On the Institution of Public Schooling

If public schools really taught critical thinking, their students (and parents) would ask themselves why government had a monopoly on education. They would ask themselves why attendance was compulsory. They would ask why they couldn’t go somewhere else or learn about something of their choosing. They would challenge the curriculum and scheduling. They would ask why they should trust total strangers with custody of their children. They would ask if it’s healthy to confine their children for hours a day, or drug them if they are restless. They know stealing is illegal, so they would ask why other people are robbed to pay for their child’s schooling. They would ask themselves why children were segregated by age. They would wonder about regimentation. They would finally wonder if they were in fact being indoctrinated.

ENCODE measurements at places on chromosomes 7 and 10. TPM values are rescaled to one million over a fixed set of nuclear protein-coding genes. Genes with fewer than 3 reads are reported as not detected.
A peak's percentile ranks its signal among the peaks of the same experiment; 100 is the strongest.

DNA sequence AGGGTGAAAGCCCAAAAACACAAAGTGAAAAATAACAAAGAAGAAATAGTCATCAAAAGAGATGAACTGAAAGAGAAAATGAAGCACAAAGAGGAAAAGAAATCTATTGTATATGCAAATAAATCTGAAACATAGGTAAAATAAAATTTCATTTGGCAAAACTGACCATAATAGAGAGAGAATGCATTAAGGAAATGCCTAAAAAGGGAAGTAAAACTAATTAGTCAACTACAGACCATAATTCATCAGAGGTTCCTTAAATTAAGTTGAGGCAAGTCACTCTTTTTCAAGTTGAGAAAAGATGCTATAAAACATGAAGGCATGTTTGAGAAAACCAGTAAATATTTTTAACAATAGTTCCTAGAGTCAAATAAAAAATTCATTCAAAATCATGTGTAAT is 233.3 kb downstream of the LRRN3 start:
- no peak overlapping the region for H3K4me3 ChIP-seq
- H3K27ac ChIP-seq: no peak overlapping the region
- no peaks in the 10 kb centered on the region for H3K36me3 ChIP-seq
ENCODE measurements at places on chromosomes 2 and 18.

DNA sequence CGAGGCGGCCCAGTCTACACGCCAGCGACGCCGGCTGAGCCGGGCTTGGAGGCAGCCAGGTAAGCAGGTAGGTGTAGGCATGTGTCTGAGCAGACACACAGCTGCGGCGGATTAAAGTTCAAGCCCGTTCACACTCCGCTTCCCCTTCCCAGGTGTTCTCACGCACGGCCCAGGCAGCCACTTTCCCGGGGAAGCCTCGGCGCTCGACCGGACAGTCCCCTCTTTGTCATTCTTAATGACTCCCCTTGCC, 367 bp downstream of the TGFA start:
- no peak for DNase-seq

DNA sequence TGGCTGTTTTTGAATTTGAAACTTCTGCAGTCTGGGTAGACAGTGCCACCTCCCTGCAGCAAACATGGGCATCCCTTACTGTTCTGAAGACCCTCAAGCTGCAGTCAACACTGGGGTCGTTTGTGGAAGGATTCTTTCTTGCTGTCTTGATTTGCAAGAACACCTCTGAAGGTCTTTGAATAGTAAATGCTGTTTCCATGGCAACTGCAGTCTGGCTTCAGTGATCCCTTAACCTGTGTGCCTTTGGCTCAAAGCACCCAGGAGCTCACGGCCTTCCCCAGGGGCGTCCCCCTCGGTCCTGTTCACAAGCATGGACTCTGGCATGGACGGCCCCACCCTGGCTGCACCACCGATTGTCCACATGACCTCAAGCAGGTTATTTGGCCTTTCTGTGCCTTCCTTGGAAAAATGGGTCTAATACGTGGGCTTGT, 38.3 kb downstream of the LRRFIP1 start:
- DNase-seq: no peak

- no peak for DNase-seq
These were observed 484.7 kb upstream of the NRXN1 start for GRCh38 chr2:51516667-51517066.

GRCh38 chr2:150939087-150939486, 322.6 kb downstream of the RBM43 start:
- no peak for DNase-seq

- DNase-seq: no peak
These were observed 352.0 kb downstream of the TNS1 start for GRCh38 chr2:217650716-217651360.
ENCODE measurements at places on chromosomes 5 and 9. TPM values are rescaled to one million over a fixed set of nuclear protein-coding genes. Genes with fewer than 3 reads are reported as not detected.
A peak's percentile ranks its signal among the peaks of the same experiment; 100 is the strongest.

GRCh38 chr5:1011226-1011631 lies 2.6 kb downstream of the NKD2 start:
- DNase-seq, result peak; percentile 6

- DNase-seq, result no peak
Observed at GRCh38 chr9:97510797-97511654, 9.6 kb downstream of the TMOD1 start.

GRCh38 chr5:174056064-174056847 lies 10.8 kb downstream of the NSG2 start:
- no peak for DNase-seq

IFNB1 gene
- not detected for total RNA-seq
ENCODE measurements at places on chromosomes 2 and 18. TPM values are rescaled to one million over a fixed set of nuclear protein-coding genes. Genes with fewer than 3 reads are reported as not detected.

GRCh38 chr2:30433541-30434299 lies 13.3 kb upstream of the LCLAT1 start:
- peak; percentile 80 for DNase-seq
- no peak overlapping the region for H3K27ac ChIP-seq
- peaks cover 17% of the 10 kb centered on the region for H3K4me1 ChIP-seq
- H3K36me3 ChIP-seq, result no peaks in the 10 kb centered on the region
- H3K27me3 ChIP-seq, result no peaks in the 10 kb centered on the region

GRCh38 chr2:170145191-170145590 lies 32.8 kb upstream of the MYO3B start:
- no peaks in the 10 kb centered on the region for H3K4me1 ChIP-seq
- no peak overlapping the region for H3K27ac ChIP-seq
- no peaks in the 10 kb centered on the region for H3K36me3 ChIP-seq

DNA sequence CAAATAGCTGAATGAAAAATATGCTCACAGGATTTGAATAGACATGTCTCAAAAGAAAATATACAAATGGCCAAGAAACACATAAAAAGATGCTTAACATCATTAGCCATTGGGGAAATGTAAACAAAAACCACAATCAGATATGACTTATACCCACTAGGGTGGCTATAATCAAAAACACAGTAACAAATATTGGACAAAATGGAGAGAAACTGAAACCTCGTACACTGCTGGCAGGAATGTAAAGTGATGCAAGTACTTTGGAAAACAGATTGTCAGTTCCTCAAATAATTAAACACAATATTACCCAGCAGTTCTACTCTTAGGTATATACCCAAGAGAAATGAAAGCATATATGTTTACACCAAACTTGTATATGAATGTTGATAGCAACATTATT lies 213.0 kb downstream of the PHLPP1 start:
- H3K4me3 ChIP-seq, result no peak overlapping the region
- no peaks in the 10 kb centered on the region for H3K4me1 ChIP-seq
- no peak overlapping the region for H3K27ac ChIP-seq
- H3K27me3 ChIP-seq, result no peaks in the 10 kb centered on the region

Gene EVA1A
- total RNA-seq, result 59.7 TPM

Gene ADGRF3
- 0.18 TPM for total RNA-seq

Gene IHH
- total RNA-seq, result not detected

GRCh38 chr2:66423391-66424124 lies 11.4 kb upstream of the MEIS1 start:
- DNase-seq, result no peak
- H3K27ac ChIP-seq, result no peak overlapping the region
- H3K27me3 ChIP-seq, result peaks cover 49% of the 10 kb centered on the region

After sober inquiry, critical thinkers would get the hell out of there.

“What is the purpose of industrial education? To fill the young of the species with knowledge and awaken their intelligence? Nothing could be further from the truth. The aim is simply to reduce as many individuals as possible to the same safe level, to breed and train a standardized citizenry, to put down dissent and originality. That is its aim in the United States and that is its aim everywhere else.” —H. L. Mencken


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